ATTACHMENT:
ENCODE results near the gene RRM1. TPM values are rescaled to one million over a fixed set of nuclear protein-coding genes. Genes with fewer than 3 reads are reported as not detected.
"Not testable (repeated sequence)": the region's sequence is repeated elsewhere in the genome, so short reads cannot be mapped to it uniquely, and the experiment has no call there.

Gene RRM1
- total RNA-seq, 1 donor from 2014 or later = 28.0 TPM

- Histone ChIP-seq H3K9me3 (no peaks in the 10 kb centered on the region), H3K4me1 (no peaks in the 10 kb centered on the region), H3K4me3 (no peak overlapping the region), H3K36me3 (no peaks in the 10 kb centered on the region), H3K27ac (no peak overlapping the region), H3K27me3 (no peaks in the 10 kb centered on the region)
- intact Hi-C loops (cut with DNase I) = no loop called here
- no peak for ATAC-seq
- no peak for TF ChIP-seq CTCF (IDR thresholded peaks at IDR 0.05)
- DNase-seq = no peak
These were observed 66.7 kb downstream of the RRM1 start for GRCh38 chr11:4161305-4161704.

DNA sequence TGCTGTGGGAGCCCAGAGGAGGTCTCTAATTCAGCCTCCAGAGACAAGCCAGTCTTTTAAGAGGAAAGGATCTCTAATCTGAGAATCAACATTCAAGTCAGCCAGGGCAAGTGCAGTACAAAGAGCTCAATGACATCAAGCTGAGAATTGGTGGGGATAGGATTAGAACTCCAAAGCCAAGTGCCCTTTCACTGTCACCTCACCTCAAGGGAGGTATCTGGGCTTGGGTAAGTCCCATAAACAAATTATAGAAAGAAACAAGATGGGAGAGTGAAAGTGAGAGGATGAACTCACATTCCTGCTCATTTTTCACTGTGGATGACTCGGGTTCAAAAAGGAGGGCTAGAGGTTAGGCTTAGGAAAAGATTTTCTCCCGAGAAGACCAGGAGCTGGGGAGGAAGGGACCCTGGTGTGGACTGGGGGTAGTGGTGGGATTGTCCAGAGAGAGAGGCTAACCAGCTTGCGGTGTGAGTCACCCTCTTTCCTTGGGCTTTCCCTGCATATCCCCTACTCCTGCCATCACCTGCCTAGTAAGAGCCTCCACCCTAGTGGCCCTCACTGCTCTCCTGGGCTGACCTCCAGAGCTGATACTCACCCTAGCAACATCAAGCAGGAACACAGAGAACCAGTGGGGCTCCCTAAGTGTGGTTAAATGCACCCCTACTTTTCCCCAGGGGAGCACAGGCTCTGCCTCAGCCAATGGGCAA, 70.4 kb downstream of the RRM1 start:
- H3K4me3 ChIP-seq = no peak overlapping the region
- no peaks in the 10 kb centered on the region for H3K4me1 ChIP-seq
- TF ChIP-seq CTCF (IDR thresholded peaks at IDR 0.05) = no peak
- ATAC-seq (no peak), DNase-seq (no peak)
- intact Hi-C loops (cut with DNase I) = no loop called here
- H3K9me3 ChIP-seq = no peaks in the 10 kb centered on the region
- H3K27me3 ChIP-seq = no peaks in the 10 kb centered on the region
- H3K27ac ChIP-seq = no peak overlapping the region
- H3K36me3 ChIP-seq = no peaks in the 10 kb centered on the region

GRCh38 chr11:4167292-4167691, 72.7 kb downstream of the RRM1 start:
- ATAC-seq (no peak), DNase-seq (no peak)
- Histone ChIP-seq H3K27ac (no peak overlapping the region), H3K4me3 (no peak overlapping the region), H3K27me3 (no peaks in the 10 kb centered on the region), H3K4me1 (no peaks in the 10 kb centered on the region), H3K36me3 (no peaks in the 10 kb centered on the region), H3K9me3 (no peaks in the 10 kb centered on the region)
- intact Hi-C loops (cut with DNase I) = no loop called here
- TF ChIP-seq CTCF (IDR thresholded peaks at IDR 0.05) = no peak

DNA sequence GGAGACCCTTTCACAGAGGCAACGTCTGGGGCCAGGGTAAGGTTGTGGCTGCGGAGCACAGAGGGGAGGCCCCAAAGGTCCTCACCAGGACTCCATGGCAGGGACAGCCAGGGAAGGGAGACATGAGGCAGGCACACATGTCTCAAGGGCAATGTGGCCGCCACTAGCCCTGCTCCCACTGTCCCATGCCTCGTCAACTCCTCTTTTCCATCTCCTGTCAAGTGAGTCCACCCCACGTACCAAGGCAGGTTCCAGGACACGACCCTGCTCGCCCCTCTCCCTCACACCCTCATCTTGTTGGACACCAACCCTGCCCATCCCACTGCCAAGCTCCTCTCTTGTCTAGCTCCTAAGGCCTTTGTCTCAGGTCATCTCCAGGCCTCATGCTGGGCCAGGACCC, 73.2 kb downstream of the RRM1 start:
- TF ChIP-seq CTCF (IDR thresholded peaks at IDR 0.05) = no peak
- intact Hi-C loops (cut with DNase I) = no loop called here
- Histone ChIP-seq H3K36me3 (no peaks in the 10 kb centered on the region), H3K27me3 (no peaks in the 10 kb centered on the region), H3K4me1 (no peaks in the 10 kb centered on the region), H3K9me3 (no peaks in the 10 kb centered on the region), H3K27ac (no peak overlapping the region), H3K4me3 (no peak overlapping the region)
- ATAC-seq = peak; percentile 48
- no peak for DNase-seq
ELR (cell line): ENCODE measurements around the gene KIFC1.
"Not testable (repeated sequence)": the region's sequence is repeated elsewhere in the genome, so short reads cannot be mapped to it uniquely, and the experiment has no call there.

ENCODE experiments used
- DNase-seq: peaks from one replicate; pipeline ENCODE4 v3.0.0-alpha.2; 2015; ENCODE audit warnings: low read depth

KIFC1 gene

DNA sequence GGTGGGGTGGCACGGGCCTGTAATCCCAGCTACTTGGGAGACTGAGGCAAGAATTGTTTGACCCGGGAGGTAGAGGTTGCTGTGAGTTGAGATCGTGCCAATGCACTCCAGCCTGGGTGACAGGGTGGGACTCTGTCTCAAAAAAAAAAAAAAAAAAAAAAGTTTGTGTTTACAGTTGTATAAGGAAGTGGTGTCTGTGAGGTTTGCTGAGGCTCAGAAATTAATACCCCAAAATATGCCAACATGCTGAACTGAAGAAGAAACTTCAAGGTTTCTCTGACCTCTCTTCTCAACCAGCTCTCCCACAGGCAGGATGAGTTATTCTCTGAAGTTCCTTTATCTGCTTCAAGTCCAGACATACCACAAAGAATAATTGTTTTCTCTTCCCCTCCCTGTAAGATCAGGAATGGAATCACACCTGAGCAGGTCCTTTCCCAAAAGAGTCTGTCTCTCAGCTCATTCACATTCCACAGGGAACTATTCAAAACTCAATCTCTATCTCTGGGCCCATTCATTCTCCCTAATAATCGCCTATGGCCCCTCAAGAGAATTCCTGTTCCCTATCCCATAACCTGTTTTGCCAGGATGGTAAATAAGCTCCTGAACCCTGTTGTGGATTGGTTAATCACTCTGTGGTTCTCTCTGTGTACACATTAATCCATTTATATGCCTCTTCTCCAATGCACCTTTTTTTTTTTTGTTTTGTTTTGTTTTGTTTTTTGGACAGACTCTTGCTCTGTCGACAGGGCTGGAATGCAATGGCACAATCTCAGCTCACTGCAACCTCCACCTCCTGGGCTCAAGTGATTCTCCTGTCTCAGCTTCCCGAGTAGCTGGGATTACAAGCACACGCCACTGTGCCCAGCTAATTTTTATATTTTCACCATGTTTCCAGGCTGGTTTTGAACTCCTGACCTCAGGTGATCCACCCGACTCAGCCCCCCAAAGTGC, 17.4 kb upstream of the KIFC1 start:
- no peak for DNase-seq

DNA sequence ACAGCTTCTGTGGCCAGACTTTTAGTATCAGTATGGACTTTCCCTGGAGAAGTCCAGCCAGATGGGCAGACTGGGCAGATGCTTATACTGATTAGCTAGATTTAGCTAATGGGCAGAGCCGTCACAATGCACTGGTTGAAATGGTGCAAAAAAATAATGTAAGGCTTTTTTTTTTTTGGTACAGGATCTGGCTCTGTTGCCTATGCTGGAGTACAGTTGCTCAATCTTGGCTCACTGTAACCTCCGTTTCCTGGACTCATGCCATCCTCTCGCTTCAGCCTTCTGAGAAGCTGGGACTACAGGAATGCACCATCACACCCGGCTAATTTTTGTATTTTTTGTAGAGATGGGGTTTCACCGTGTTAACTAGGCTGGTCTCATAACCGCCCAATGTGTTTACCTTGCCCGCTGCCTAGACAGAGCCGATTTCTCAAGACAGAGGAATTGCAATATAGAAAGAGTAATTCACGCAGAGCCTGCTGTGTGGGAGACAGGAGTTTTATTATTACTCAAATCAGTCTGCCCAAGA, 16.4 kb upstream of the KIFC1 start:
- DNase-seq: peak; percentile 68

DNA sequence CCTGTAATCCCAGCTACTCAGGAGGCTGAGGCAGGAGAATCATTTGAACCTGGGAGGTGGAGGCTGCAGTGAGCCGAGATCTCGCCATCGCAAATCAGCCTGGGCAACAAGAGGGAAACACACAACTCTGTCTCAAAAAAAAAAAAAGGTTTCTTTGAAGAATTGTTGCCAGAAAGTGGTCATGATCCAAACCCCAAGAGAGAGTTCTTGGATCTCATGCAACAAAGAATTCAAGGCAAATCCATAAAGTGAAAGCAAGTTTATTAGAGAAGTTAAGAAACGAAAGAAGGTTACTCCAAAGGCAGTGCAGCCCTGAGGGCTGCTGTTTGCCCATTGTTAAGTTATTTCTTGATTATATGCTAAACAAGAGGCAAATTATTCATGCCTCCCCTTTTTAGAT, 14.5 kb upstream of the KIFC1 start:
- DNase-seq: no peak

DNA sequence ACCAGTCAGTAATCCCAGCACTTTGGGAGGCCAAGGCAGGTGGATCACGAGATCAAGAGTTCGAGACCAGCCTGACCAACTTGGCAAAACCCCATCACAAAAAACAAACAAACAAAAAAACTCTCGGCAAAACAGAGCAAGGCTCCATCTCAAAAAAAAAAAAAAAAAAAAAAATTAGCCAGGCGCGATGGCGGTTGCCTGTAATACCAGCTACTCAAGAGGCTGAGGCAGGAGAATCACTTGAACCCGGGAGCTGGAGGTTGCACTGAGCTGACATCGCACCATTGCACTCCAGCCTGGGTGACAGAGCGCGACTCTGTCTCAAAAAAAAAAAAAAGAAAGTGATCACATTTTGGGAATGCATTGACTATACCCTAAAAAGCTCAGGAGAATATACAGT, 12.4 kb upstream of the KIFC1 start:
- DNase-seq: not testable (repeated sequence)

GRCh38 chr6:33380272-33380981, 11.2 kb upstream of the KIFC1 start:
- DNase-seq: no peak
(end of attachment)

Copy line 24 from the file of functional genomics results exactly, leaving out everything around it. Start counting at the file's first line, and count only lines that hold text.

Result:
- intact Hi-C loops (cut with DNase I) = no loop called here